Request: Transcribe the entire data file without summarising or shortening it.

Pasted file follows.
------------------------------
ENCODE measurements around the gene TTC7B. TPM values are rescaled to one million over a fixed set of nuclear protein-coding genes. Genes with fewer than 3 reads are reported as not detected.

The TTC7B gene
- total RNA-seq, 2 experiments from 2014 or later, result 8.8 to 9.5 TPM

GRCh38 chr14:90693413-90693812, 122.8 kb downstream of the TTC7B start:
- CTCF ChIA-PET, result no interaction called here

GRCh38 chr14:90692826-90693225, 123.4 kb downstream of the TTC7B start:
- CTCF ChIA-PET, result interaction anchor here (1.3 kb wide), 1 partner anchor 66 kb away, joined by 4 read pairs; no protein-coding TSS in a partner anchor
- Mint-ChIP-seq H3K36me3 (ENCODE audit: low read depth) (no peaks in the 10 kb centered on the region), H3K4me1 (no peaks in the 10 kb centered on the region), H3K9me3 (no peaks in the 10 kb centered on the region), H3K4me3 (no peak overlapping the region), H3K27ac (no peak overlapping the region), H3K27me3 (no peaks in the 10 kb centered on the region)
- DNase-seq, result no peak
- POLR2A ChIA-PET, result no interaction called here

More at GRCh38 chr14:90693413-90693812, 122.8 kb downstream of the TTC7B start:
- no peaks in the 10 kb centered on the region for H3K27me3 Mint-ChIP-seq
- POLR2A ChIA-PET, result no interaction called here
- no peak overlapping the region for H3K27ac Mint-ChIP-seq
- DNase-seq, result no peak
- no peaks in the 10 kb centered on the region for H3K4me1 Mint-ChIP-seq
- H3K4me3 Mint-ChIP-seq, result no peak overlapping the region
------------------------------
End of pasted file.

ENCODE measurements around the gene TTC7B. TPM values are rescaled to one million over a fixed set of nuclear protein-coding genes. Genes with fewer than 3 reads are reported as not detected.

The TTC7B gene
- total RNA-seq, 2 experiments from 2014 or later, result 8.8 to 9.5 TPM

GRCh38 chr14:90693413-90693812, 122.8 kb downstream of the TTC7B start:
- CTCF ChIA-PET, result no interaction called here

GRCh38 chr14:90692826-90693225, 123.4 kb downstream of the TTC7B start:
- CTCF ChIA-PET, result interaction anchor here (1.3 kb wide), 1 partner anchor 66 kb away, joined by 4 read pairs; no protein-coding TSS in a partner anchor
- Mint-ChIP-seq H3K36me3 (ENCODE audit: low read depth) (no peaks in the 10 kb centered on the region), H3K4me1 (no peaks in the 10 kb centered on the region), H3K9me3 (no peaks in the 10 kb centered on the region), H3K4me3 (no peak overlapping the region), H3K27ac (no peak overlapping the region), H3K27me3 (no peaks in the 10 kb centered on the region)
- DNase-seq, result no peak
- POLR2A ChIA-PET, result no interaction called here

More at GRCh38 chr14:90693413-90693812, 122.8 kb downstream of the TTC7B start:
- no peaks in the 10 kb centered on the region for H3K27me3 Mint-ChIP-seq
- POLR2A ChIA-PET, result no interaction called here
- no peak overlapping the region for H3K27ac Mint-ChIP-seq
- DNase-seq, result no peak
- no peaks in the 10 kb centered on the region for H3K4me1 Mint-ChIP-seq
- H3K4me3 Mint-ChIP-seq, result no peak overlapping the region